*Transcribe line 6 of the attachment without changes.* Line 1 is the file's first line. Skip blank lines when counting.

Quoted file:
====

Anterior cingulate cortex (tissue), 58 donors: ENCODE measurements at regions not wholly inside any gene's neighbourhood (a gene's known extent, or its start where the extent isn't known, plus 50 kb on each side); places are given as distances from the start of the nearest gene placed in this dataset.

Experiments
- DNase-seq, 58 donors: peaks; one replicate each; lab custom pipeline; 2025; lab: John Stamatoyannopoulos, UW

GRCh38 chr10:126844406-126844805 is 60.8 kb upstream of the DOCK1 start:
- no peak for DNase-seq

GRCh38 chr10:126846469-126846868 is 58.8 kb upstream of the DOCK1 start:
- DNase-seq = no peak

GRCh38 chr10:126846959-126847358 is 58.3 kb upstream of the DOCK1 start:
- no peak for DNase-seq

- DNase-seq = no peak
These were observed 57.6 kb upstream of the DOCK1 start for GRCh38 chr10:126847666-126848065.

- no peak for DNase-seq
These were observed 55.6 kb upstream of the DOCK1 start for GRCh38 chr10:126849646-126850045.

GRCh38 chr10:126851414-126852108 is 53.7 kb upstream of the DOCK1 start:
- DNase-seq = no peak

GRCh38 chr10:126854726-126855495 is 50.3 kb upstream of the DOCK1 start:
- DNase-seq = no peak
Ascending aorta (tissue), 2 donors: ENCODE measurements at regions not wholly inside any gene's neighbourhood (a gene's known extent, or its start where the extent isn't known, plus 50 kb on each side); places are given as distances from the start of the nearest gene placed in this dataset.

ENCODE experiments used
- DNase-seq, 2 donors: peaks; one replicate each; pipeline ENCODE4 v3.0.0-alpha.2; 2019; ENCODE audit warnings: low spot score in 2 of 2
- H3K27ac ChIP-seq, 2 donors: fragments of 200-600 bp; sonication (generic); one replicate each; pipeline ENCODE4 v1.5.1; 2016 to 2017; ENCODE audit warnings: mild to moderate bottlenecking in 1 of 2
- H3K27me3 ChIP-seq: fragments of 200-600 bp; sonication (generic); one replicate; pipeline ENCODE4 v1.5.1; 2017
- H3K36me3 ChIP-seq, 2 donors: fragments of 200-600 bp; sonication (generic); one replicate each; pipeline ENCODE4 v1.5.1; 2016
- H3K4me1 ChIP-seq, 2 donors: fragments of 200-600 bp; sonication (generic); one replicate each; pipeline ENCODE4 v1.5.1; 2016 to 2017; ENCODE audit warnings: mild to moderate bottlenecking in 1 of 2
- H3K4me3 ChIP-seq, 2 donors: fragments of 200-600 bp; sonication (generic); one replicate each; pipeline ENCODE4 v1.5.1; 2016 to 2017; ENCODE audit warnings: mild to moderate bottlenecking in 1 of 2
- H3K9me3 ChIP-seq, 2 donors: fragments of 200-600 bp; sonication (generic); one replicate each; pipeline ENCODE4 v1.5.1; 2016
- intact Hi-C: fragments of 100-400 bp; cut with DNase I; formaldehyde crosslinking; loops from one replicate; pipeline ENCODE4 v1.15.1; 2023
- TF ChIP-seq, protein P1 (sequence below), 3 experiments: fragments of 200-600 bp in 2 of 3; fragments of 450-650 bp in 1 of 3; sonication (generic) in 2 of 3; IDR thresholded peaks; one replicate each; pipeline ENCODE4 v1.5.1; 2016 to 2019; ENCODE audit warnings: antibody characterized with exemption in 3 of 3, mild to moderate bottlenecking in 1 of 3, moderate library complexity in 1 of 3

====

GRCh38 chr10:126846469-126846868 is 58.8 kb upstream of the DOCK1 start: